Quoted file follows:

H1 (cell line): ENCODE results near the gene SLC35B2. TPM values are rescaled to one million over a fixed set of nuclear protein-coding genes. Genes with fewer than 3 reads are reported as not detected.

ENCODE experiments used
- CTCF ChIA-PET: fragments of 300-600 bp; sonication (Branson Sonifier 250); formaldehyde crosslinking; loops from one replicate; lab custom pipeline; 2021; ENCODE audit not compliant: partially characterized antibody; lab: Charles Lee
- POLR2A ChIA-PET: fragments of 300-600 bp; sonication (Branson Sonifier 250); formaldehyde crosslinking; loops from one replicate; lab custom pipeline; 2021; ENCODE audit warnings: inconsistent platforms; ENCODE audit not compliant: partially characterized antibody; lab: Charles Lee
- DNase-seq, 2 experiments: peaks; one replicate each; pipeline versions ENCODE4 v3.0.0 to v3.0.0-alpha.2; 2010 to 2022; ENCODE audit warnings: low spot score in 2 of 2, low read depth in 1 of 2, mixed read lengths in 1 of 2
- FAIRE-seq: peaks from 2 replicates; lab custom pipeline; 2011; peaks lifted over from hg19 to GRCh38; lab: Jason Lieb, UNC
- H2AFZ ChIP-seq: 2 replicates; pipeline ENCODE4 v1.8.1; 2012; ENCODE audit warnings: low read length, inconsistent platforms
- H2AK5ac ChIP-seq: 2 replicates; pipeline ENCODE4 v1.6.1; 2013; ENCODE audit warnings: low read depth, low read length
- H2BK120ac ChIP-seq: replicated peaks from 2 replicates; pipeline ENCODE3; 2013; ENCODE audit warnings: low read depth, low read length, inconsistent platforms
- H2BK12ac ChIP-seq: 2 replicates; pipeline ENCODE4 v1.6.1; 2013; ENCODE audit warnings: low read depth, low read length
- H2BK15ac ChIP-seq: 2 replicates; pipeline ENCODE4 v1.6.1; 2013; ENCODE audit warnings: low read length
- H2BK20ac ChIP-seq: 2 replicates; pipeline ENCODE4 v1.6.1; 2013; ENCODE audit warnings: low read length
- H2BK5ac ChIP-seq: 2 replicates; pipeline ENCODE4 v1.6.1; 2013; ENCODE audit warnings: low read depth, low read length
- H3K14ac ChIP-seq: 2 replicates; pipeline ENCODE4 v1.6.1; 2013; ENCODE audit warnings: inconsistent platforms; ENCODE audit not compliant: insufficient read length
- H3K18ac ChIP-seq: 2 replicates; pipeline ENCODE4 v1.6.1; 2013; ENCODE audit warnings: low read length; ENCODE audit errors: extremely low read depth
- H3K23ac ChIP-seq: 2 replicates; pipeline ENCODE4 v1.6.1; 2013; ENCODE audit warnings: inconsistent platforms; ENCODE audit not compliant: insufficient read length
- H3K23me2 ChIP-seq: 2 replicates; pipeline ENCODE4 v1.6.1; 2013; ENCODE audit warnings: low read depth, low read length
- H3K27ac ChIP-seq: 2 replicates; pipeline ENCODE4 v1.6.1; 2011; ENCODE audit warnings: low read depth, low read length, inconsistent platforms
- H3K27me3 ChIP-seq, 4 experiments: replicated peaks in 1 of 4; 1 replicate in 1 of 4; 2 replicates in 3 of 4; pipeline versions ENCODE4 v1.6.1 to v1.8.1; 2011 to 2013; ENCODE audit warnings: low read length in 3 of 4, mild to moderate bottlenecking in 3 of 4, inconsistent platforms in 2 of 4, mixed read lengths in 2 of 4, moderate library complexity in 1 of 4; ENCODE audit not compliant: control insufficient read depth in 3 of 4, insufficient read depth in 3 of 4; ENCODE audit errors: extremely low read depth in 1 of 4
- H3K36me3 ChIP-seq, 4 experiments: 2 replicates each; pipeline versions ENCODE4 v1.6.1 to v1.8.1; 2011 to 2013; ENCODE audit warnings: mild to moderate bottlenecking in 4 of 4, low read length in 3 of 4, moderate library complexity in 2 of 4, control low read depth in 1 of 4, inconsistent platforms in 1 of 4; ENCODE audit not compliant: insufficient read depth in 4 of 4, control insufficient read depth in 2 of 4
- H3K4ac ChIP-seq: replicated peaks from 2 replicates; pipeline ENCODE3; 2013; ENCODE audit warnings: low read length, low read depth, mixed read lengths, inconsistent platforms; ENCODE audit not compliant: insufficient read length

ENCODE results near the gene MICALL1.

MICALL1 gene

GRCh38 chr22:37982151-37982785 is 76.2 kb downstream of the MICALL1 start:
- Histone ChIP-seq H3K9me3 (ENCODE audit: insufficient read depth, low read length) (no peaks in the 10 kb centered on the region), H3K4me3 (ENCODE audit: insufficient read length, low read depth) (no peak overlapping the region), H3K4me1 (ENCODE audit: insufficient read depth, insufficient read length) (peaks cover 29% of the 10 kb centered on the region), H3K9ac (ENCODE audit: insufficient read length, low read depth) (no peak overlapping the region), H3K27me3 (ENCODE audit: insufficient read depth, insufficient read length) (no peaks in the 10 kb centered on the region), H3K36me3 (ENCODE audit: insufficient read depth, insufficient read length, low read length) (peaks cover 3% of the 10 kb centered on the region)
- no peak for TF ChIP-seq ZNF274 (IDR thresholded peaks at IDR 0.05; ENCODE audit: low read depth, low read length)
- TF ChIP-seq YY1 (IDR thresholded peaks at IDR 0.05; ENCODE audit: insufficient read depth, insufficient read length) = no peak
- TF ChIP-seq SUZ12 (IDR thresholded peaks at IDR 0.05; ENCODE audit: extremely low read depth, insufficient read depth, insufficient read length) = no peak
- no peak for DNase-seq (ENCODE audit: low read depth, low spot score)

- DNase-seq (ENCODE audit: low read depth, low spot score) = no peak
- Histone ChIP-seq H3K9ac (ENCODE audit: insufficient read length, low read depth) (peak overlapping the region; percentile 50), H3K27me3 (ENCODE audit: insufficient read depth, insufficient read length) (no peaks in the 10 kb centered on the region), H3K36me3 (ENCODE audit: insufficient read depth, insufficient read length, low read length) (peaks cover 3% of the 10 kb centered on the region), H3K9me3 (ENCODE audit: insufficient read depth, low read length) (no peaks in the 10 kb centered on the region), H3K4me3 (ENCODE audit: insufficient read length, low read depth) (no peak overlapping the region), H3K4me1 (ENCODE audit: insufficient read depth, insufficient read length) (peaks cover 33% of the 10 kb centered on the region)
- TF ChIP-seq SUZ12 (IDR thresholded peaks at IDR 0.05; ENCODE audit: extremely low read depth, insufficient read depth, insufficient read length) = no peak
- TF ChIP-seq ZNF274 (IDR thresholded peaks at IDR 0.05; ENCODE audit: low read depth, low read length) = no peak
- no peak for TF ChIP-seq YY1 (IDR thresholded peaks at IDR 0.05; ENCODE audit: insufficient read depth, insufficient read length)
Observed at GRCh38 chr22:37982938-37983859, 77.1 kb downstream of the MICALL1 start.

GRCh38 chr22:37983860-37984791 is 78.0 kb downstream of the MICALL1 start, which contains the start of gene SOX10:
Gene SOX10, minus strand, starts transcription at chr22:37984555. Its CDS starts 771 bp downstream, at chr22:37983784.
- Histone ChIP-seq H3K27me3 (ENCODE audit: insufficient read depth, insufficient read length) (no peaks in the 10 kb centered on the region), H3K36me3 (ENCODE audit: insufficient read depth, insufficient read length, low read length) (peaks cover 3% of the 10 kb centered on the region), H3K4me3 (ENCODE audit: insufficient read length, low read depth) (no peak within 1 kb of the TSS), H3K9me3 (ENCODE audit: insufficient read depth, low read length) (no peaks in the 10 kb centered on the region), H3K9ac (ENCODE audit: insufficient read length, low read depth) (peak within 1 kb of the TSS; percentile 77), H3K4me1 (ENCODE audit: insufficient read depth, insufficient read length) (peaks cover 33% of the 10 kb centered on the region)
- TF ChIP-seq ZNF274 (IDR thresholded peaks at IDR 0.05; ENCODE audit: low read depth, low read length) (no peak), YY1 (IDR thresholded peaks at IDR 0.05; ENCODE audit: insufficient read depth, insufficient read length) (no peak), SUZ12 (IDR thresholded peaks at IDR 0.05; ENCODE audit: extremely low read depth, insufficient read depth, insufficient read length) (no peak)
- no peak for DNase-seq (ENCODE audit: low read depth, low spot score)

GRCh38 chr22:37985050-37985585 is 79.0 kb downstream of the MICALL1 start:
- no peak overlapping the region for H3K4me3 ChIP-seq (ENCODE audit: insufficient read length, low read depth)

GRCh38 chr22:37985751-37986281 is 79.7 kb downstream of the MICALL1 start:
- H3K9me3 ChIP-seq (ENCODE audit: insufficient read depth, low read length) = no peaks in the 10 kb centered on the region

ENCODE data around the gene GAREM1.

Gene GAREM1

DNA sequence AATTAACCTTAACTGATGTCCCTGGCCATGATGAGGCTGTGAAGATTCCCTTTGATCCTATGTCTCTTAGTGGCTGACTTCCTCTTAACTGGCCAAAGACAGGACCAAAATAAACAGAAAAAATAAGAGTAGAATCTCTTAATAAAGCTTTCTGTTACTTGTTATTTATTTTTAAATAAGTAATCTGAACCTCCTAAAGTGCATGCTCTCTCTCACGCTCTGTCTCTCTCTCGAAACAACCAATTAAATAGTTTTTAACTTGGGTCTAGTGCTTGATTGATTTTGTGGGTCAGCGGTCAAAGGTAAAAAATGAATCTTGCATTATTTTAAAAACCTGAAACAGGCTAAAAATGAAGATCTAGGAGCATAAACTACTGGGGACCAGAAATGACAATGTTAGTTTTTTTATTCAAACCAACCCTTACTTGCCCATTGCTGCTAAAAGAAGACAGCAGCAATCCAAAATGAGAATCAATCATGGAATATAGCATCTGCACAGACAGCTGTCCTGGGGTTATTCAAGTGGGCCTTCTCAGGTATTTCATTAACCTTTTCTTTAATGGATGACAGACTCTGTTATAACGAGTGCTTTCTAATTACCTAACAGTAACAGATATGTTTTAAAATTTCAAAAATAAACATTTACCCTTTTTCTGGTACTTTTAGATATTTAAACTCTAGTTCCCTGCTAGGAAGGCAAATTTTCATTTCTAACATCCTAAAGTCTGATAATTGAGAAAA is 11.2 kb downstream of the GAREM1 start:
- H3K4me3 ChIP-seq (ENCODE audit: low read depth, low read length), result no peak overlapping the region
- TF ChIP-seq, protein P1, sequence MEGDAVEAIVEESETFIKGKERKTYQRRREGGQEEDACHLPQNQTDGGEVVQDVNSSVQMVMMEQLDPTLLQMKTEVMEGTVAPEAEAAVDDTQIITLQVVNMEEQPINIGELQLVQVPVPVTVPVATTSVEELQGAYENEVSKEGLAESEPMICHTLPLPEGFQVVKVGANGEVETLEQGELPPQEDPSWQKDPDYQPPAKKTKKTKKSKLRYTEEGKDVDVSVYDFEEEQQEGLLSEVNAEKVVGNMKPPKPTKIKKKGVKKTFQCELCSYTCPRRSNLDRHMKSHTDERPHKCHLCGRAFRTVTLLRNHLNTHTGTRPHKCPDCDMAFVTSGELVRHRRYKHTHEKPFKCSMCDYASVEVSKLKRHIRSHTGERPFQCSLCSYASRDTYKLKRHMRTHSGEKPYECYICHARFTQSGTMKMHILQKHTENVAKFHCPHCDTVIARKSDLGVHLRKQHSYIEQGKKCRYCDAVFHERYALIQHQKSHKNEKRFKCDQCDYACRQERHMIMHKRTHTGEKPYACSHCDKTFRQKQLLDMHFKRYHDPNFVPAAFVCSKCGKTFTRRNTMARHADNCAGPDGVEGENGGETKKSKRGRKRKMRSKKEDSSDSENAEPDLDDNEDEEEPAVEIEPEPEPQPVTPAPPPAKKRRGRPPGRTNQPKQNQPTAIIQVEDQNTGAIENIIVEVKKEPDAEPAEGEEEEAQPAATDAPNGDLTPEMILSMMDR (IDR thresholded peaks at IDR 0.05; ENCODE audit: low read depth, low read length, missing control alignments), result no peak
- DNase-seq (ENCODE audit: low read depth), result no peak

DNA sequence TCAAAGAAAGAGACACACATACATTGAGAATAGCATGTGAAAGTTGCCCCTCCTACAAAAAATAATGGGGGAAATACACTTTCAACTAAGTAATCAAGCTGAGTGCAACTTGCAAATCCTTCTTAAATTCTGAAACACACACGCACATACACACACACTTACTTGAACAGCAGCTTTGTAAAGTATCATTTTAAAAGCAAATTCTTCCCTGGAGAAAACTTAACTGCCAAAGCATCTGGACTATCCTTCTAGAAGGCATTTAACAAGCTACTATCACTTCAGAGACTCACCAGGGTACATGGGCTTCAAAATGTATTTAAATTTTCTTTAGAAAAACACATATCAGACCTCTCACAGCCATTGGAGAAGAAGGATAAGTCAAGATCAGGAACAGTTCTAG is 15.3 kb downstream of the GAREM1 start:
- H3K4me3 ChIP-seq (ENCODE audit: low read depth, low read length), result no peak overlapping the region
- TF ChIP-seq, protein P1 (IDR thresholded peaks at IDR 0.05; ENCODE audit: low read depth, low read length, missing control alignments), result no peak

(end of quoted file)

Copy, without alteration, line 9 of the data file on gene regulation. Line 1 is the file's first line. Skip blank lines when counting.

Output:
- H2BK120ac ChIP-seq: replicated peaks from 2 replicates; pipeline ENCODE3; 2013; ENCODE audit warnings: low read depth, low read length, inconsistent platforms